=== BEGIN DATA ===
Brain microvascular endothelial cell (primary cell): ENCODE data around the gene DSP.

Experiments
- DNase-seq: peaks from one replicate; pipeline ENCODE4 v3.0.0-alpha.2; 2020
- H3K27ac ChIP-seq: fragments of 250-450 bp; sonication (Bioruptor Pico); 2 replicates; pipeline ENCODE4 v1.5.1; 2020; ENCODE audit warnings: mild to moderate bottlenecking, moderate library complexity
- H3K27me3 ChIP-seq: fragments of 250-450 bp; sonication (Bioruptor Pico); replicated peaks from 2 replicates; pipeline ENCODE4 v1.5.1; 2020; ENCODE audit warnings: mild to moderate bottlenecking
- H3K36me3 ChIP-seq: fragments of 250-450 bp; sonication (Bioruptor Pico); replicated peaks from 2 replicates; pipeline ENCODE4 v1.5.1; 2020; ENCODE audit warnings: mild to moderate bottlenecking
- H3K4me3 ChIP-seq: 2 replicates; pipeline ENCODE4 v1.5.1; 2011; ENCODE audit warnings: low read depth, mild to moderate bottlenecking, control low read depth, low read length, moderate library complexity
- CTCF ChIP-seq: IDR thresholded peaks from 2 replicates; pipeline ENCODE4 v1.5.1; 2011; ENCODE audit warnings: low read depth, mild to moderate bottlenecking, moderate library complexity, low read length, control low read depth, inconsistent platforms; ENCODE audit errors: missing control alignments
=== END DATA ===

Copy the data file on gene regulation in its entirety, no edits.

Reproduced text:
Brain microvascular endothelial cell (primary cell): ENCODE data around the gene DSP.

Experiments
- DNase-seq: peaks from one replicate; pipeline ENCODE4 v3.0.0-alpha.2; 2020
- H3K27ac ChIP-seq: fragments of 250-450 bp; sonication (Bioruptor Pico); 2 replicates; pipeline ENCODE4 v1.5.1; 2020; ENCODE audit warnings: mild to moderate bottlenecking, moderate library complexity
- H3K27me3 ChIP-seq: fragments of 250-450 bp; sonication (Bioruptor Pico); replicated peaks from 2 replicates; pipeline ENCODE4 v1.5.1; 2020; ENCODE audit warnings: mild to moderate bottlenecking
- H3K36me3 ChIP-seq: fragments of 250-450 bp; sonication (Bioruptor Pico); replicated peaks from 2 replicates; pipeline ENCODE4 v1.5.1; 2020; ENCODE audit warnings: mild to moderate bottlenecking
- H3K4me3 ChIP-seq: 2 replicates; pipeline ENCODE4 v1.5.1; 2011; ENCODE audit warnings: low read depth, mild to moderate bottlenecking, control low read depth, low read length, moderate library complexity
- CTCF ChIP-seq: IDR thresholded peaks from 2 replicates; pipeline ENCODE4 v1.5.1; 2011; ENCODE audit warnings: low read depth, mild to moderate bottlenecking, moderate library complexity, low read length, control low read depth, inconsistent platforms; ENCODE audit errors: missing control alignments